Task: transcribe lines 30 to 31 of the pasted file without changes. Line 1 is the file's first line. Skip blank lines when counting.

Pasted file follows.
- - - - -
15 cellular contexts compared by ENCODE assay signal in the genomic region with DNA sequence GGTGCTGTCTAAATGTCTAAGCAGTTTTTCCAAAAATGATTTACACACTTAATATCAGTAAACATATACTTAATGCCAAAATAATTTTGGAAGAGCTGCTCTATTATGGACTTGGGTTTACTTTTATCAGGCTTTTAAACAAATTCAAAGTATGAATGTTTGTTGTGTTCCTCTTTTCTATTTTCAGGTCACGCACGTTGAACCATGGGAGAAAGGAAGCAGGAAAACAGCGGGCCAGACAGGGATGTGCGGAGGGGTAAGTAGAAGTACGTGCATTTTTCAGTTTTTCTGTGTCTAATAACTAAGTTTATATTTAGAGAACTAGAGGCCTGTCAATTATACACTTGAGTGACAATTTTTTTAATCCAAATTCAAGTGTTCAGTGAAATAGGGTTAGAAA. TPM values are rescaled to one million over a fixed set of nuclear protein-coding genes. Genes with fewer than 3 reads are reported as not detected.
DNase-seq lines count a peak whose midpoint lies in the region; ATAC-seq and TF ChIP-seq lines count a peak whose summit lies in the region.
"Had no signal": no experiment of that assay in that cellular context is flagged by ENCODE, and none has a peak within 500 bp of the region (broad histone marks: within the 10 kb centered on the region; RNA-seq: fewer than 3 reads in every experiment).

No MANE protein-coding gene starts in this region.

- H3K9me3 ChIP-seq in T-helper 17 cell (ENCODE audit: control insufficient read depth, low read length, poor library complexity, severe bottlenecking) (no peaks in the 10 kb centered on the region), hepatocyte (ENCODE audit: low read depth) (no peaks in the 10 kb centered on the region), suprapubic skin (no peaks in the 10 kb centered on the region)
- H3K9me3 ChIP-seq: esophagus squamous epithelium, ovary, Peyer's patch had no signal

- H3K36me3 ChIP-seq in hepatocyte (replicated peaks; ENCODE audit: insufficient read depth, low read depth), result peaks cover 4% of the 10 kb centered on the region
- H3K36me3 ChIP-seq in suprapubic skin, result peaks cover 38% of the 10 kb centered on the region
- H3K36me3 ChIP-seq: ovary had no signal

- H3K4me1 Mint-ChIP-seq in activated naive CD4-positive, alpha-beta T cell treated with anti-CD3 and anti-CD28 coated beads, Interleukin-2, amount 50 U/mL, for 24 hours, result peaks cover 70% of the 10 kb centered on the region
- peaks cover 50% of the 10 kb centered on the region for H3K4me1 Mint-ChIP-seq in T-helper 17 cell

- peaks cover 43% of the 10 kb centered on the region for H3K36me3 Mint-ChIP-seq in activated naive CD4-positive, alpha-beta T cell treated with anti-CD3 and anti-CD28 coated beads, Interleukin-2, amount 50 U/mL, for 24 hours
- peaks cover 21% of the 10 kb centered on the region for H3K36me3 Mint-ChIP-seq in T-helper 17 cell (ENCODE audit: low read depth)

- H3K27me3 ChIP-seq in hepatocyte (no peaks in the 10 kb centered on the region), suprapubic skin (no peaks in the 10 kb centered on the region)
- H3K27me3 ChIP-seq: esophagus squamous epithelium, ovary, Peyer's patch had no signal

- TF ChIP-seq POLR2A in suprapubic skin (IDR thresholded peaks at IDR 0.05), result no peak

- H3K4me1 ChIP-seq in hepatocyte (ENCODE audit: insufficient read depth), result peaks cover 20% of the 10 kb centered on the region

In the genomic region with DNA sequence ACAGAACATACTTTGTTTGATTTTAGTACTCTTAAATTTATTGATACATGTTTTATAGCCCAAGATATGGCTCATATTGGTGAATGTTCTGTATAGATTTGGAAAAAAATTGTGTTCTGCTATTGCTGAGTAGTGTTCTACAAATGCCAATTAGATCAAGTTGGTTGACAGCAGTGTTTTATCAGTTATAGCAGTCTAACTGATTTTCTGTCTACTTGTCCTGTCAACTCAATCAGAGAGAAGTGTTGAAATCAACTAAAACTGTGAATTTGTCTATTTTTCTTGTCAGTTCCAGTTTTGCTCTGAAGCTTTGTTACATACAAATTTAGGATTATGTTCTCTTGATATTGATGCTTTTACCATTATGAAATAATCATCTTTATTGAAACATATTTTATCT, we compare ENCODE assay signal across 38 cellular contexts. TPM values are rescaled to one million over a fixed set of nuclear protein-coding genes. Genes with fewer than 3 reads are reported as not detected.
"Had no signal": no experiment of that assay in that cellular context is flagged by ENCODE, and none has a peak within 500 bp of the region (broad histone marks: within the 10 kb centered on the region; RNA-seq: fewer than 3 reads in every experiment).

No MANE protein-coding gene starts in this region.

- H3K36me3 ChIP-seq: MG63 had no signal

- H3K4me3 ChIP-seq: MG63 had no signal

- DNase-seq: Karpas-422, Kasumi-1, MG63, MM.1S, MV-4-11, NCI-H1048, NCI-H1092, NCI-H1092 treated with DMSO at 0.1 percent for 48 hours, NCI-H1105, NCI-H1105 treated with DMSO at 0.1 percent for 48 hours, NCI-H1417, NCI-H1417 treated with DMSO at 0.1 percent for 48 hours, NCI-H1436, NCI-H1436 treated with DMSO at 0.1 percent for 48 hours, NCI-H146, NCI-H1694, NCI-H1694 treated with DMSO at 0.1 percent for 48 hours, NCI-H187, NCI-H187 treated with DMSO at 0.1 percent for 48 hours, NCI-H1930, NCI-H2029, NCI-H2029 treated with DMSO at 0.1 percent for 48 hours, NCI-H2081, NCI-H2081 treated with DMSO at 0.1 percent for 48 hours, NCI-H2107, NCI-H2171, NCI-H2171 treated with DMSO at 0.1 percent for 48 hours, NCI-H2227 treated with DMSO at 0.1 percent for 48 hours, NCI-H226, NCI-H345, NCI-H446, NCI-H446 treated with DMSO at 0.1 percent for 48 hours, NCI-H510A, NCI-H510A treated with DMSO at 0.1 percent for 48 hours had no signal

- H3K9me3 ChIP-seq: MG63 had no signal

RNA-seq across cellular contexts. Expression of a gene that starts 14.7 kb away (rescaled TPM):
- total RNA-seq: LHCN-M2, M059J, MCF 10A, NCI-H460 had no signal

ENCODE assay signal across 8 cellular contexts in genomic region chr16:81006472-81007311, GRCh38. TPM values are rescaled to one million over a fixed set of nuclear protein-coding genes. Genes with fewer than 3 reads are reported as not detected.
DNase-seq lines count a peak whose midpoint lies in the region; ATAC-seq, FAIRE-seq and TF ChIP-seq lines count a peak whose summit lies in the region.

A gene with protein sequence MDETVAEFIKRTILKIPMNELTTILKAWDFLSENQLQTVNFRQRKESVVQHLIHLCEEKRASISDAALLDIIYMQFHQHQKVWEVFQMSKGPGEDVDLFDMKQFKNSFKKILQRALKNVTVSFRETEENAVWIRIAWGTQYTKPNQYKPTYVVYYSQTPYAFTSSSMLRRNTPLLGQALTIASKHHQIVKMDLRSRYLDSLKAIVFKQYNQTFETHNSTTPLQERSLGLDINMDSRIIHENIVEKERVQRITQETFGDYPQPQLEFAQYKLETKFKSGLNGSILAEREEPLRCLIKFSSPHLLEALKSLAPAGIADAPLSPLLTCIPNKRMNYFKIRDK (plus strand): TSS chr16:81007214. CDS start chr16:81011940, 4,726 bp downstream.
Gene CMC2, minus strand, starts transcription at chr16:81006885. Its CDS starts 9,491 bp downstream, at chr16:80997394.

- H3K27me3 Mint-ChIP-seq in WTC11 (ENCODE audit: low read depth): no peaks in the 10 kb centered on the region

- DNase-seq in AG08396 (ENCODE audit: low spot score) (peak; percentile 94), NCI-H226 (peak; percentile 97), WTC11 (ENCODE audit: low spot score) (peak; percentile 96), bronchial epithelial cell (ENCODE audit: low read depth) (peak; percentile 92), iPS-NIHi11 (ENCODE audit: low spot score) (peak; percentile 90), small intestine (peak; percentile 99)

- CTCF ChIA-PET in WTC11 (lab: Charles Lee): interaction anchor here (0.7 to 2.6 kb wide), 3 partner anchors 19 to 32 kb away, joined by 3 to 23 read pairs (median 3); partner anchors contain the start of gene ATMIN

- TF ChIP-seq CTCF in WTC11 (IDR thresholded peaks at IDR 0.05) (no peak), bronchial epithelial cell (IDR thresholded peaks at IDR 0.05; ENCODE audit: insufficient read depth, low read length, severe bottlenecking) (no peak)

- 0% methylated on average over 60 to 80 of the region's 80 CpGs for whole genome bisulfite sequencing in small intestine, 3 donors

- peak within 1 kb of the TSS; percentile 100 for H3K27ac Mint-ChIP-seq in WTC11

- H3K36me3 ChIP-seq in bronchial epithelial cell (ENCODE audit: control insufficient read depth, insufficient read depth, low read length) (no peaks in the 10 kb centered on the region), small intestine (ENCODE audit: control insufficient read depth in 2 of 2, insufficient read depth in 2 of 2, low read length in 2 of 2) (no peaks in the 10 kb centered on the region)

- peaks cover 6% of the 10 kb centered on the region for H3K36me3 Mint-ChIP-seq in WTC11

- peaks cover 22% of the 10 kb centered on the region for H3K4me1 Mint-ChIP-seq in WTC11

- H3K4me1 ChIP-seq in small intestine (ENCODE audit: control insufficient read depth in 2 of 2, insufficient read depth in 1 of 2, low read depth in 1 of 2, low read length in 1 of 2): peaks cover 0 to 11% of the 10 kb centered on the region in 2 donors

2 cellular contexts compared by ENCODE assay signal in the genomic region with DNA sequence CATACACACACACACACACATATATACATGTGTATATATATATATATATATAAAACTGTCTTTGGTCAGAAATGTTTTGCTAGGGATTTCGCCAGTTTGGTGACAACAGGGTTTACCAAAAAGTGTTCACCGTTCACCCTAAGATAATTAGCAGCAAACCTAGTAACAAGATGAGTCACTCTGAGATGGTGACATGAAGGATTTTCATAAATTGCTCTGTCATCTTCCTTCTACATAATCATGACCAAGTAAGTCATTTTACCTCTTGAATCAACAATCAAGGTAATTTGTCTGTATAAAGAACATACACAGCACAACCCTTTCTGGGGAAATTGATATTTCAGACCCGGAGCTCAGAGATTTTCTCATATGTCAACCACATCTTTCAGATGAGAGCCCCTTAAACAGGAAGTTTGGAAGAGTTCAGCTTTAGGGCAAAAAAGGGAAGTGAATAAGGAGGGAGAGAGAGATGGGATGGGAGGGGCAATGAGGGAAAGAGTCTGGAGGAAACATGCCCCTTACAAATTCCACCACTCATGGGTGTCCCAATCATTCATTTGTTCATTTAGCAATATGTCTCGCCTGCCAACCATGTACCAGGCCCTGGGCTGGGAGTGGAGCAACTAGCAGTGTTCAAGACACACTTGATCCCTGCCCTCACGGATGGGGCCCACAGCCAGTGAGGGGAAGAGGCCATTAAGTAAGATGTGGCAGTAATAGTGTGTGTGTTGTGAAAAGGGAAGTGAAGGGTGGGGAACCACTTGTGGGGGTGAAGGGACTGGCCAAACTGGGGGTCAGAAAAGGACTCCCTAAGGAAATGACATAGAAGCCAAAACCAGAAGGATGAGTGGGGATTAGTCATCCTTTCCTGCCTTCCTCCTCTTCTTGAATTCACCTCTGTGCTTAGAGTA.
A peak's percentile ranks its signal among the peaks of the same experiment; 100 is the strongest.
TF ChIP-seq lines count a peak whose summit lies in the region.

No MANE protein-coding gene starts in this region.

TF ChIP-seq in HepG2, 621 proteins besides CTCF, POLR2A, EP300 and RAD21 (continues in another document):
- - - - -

Gene CMC2, minus strand, starts transcription at chr16:81006885. Its CDS starts 9,491 bp downstream, at chr16:80997394.

- H3K27me3 Mint-ChIP-seq in WTC11 (ENCODE audit: low read depth): no peaks in the 10 kb centered on the region